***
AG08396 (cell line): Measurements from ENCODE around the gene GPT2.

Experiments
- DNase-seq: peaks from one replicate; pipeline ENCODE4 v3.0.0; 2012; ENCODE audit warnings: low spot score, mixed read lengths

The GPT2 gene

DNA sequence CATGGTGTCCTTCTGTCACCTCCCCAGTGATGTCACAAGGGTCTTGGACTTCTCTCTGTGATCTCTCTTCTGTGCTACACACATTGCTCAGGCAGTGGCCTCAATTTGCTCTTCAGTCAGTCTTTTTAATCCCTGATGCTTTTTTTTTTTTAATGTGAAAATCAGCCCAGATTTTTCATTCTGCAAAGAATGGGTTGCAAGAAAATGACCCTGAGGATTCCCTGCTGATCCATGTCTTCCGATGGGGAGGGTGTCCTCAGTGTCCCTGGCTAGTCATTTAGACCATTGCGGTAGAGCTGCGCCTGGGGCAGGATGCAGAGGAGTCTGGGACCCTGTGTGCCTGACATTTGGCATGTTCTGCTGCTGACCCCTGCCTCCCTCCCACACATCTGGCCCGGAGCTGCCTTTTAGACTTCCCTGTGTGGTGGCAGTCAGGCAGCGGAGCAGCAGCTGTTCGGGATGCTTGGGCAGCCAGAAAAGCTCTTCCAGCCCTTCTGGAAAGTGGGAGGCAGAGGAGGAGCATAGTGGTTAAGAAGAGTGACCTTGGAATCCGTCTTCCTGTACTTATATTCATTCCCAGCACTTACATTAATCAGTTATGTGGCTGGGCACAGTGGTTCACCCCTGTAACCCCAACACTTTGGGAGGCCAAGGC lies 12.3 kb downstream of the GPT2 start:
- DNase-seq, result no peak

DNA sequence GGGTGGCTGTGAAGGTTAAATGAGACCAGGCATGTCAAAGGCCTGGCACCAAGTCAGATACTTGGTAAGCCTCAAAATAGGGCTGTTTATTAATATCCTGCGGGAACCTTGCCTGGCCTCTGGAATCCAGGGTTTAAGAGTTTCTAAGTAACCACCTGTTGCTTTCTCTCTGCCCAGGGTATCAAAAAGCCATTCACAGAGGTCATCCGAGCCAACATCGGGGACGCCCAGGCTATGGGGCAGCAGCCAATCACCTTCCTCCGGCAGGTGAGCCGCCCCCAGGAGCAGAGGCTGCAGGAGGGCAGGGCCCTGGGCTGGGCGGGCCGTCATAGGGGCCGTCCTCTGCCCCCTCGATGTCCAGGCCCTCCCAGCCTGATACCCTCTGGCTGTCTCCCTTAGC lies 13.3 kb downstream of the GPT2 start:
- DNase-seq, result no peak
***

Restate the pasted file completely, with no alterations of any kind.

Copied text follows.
AG08396 (cell line): Measurements from ENCODE around the gene GPT2.

Experiments
- DNase-seq: peaks from one replicate; pipeline ENCODE4 v3.0.0; 2012; ENCODE audit warnings: low spot score, mixed read lengths

The GPT2 gene

DNA sequence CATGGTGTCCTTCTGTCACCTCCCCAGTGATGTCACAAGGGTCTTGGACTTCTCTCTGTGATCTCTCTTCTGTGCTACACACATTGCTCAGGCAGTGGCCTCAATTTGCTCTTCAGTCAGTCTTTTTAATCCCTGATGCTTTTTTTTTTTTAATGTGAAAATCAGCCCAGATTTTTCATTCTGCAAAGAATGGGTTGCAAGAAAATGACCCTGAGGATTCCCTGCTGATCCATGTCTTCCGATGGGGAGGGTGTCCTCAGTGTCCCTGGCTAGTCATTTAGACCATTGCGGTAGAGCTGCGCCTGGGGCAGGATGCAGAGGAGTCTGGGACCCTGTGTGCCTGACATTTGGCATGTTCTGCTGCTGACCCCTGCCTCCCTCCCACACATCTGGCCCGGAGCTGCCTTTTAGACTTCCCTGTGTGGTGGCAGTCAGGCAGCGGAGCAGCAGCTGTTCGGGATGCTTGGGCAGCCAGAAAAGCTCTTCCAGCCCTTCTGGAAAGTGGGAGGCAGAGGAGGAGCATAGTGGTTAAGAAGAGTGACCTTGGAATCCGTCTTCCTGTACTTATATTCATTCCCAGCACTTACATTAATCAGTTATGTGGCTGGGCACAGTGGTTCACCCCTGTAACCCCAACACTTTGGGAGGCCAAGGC lies 12.3 kb downstream of the GPT2 start:
- DNase-seq, result no peak

DNA sequence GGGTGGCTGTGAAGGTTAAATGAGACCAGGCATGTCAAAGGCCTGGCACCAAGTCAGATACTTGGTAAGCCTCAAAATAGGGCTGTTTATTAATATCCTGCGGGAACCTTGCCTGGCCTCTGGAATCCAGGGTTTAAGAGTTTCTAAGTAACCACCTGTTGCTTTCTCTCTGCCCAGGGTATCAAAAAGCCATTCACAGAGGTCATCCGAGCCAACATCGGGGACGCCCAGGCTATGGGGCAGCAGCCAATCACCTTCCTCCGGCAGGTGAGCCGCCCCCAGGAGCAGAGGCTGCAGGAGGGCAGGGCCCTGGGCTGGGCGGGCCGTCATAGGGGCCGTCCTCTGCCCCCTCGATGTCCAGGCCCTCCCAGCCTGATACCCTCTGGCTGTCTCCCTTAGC lies 13.3 kb downstream of the GPT2 start:
- DNase-seq, result no peak